(Bloomberg) -- Ukraine’s war-battered economy climbed for the first time on an annual basis since Russia invaded last year as it clawed back from a steep drop and spending rose among consumers adjusting to the conflict. 

After plummeting in the months after the Kremlin’s February 2022 attack and further in 2023, gross domestic product jumped 19.5% year-on-year in the second quarter, according to data published by the State Statistics Service. 

Beyond the base effect, GDP was boosted by a pickup in domestic consumption as Ukrainians acclimated to a sense of relative stability after the opening months of the war, which has devastated the country’s infrastructure and throttled a grain-heavy export economy.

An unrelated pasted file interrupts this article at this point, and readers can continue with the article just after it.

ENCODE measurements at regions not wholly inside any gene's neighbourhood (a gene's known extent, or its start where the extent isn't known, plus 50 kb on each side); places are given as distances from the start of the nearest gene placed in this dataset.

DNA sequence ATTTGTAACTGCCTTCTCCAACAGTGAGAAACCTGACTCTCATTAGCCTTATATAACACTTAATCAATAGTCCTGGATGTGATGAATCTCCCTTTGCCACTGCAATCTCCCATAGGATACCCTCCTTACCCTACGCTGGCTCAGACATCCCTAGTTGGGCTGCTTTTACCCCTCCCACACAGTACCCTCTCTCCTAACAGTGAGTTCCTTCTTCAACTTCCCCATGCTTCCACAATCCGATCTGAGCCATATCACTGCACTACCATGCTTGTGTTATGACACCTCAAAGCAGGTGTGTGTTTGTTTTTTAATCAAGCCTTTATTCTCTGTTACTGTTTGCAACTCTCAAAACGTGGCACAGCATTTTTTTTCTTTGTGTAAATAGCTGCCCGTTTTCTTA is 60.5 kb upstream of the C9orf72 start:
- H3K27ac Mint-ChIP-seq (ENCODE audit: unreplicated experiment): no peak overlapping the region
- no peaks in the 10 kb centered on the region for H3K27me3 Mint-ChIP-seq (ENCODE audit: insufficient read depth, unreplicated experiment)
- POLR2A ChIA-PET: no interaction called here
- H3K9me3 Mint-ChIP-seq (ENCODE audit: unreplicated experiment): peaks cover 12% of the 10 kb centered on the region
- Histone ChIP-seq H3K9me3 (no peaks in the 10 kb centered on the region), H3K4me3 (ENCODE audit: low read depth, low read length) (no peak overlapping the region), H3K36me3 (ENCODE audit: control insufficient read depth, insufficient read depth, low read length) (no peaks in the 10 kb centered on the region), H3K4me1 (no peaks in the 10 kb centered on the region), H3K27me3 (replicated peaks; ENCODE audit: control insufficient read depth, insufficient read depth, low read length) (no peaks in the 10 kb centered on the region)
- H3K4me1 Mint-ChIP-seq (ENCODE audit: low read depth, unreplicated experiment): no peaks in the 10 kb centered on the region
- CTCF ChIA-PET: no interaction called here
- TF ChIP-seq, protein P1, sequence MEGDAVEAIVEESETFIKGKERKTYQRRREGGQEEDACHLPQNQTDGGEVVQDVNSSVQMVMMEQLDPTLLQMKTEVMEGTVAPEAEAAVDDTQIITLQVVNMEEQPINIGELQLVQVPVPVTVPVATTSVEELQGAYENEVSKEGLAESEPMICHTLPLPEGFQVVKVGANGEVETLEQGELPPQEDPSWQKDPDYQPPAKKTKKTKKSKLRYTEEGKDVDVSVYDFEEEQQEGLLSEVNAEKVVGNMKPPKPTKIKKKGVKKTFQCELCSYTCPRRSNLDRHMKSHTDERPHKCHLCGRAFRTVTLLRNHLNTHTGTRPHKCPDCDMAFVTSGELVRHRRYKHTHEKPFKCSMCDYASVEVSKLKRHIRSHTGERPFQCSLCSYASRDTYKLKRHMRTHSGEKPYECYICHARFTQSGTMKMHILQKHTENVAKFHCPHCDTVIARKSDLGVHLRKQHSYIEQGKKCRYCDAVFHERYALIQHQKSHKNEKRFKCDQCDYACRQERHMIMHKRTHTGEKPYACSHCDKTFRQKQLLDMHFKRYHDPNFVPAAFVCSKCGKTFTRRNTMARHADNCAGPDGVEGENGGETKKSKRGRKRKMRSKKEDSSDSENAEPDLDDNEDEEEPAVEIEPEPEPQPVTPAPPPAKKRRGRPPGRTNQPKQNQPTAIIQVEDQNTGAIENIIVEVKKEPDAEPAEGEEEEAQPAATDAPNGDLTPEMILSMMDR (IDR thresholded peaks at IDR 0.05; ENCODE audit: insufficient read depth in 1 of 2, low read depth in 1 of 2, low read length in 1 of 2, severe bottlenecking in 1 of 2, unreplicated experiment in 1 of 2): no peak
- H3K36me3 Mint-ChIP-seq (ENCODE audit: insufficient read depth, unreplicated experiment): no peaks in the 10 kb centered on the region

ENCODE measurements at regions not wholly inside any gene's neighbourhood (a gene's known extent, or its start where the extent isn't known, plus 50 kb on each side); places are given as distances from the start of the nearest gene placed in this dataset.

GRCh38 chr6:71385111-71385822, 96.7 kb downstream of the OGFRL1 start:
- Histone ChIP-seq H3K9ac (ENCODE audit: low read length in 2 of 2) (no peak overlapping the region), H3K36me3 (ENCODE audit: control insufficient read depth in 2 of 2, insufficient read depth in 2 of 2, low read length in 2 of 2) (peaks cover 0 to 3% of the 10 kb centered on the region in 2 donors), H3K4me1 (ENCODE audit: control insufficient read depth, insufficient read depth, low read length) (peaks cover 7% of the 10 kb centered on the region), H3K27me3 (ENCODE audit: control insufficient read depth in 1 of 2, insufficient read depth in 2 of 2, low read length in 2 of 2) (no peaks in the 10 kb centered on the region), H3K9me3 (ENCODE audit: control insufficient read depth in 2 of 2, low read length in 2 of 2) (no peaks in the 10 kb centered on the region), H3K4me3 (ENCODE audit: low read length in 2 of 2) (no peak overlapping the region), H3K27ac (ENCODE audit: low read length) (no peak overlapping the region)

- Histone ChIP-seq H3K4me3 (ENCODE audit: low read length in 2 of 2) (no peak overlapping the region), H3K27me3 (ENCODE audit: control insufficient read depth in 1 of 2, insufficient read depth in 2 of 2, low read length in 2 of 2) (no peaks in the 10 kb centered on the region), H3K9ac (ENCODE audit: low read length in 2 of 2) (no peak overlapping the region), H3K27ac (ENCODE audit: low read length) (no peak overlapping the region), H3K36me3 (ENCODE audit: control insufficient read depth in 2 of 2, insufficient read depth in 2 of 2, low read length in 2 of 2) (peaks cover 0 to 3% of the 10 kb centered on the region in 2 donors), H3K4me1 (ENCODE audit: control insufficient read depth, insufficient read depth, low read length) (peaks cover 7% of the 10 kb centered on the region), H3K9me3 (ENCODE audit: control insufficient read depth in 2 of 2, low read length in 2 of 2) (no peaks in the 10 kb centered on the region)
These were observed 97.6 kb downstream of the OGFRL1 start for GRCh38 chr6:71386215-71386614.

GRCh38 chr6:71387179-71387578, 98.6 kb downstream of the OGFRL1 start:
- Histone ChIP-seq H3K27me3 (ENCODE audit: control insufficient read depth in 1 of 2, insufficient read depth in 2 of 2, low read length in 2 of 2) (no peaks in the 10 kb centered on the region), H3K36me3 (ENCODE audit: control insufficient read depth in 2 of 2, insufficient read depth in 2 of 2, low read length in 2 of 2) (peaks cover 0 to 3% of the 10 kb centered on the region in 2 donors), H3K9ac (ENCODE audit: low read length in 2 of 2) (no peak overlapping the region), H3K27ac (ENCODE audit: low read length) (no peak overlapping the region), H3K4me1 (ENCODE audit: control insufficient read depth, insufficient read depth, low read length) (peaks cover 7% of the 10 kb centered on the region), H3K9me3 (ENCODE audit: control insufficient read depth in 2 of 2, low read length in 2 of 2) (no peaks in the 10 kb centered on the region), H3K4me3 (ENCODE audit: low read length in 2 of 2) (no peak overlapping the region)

“People are getting used to it,” said Olena Bilan, chief economist at Kyiv-based investment bank Dragon Capital. “Life goes on and amid the troubles, one wants to enjoy oneself by making a purchase or taking a vacation.” 

The statistics office delayed the second-quarter GDP report after it was hit by a cyber-attack in July. 

Ukraine’s economy may grow 2.9% this year, according to a central bank projection that’ll be revised next month. That forecast is a crucial measure for payments on the nation’s GDP warrants, which mature in 2041, since they’re linked to the country’s economic performance. 

In general the government has to pay on these securities if annual output surpasses 3%, though authorities are seeking to overhaul its international debt in 2024, following a two-year standstill imposed in August 2022 due to the war.

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